Tuesday, September 13, 2011

Greatness Defined

Luke 9:46-48:

[46] An argument arose among them as to which of them was the greatest. [47] But Jesus, knowing the reasoning of their hearts, took a child and put him by his side [48] and said to them, “Whoever receives this child in my name receives me, and whoever receives me receives him who sent me. For he who is least among you all is the one who is great.”

I was reading the verses above today, and was quickly stopped in my tracks.  Its human nature isn't it, to boast in ourselves and our accomplishments as a way of making ourselves look greater than others?

Here we find a very peculiar situation.  The disciples who were the closest thing Jesus had to friends were arguing with each other about who was the greatest.  These (12) men, handpicked by Jesus, were caught arguing about which of them was the greatest...and all of this transpiring while Jesus was showing them day after day what it truly meant to be great.

These verses reaffirm to me what I already know about myself.  I am rotten to my core with sin and pride.  In the very midst of Jesus performing miracles, casting out demons, being transfigured before the disciples eyes, and affirmed by God the Father in a cloud of glory (Luke 9:35) the disciples still found it necessary to discuss which of them was the greatest.

And I love how Jesus so calmly deals with this situation and many others like it.  He doesn't get angry.  He doesn't throw his hands in the air, roll his eyes, and stomp out of the room.  He does something much more effective and amazing than that...He, “knowing the reasoning of their hearts,” grabs a child and shows his disciples what it means to be truly great.  "Whoever receives this child, in my name, receives me...For he who is least among you all is the one who is great.”

Jesus knew the condition of his disciple’s hearts.  He knew the sin of pride and its natural tendency to try and convince the disciples to boast in themselves and their own greatness.  These are the same tendencies we struggle with today.  A ministry leader can quickly become sidetracked as they start to think more about the success of their ministry then they do about their call to serve others.  Our natural predisposition (in the flesh) is to try and make much of ourselves in situations like these.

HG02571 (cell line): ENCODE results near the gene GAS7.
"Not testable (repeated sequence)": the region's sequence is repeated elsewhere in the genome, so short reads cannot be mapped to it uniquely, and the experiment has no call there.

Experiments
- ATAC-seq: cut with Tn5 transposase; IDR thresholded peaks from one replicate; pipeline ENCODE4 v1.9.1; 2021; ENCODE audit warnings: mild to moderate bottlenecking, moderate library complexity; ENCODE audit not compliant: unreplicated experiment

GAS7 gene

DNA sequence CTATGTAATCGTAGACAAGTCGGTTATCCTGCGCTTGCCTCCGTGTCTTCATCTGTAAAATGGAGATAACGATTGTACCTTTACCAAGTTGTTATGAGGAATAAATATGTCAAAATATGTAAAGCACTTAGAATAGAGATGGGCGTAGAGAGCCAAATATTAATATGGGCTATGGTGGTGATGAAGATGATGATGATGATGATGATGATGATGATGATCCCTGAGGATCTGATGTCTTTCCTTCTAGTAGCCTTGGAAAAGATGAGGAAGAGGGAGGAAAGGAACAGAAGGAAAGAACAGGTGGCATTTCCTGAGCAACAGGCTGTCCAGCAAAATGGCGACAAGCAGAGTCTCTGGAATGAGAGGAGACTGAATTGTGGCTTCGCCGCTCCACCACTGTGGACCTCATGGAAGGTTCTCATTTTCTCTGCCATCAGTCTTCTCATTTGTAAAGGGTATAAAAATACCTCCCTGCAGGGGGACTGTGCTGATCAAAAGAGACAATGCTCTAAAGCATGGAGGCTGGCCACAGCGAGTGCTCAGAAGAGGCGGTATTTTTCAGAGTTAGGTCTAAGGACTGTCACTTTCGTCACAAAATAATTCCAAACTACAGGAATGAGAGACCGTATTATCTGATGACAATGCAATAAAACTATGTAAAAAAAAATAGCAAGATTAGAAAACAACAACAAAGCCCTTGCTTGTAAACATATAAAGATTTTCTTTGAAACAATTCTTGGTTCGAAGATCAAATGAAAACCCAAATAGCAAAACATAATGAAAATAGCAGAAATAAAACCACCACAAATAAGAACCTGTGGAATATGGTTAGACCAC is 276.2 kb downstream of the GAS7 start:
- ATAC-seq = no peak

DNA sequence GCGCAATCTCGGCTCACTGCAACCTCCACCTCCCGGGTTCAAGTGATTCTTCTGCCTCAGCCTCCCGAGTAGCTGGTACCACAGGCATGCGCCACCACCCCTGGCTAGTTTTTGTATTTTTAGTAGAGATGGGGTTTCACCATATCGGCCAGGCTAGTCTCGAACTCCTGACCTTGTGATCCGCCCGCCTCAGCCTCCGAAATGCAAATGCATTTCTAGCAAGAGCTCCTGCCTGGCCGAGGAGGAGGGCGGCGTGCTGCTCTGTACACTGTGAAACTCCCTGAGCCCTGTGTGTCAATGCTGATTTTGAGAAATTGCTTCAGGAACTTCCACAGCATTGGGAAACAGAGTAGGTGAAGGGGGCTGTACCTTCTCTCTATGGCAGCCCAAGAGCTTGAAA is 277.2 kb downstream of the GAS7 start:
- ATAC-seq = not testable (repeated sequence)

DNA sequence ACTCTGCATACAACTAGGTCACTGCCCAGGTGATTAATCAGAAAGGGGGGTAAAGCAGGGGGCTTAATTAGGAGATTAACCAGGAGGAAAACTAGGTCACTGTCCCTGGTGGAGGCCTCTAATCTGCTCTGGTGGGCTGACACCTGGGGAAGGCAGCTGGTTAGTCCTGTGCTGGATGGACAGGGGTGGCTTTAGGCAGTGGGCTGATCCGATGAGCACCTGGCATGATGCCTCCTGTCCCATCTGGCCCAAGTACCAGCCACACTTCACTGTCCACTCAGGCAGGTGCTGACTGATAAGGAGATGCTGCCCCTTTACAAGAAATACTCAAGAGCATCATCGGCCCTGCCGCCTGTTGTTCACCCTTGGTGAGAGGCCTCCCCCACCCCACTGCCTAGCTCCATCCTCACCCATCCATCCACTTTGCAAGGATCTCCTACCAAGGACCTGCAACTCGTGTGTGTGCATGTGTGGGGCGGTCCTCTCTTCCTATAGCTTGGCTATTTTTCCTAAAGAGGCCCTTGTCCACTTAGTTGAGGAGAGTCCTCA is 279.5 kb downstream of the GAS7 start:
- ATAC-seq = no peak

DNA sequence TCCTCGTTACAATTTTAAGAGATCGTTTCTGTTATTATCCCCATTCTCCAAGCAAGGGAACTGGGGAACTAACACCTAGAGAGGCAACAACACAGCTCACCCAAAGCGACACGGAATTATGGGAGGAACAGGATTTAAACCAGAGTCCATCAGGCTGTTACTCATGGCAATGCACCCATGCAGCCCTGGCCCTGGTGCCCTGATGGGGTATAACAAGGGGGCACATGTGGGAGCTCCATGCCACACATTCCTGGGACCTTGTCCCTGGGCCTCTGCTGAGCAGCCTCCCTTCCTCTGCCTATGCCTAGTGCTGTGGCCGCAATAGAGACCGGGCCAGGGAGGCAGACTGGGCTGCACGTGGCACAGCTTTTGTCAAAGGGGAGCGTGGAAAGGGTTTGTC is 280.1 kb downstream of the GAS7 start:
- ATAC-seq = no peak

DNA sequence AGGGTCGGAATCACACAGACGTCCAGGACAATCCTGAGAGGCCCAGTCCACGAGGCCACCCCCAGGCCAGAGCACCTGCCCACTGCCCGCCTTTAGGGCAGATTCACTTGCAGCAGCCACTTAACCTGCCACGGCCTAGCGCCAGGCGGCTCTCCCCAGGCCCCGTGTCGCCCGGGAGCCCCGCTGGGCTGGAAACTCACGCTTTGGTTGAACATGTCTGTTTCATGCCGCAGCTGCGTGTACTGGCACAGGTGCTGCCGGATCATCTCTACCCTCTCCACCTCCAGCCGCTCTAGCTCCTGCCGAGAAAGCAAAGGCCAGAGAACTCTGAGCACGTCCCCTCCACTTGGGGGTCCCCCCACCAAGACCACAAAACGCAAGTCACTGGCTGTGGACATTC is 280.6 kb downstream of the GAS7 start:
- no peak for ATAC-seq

But these verses remind us how God defines greatness.  Jesus, by using children as an example (who were often overlooked and marginalized in ancient societies) is helping his disciples see that it's humility which produces true greatness.  This is in direct contrast to the status-seeking motivation they had (v34).  They were feeling pretty good about themselves and their situation as ‘followers of Christ’ and their hearts were becoming increasingly proud.  Jesus, seeing this, took the time to remind his disciples that they should willingly take on lowly, often unnoticed tasks and care for those who have little status in the world.

This was a paradigm shift for the disciples then, as well as for us today.  Jesus instructs us time and time again in scripture that anyone who seeks glory (or greatness) in this world, will have their reward in this world (Mat. 6:2, Mat. 6:5, Mat. 6:16) but anyone who serves others with humility, in this world, receives Jesus and in so doing also receives the Father.  Submissively caring for people of lowly status out of obedience to Christ (“in my name”) will be rewarded by an eternal and personal fellowship with both the Son and the Father, and there is nothing greater that can be obtained.

For His Glory,


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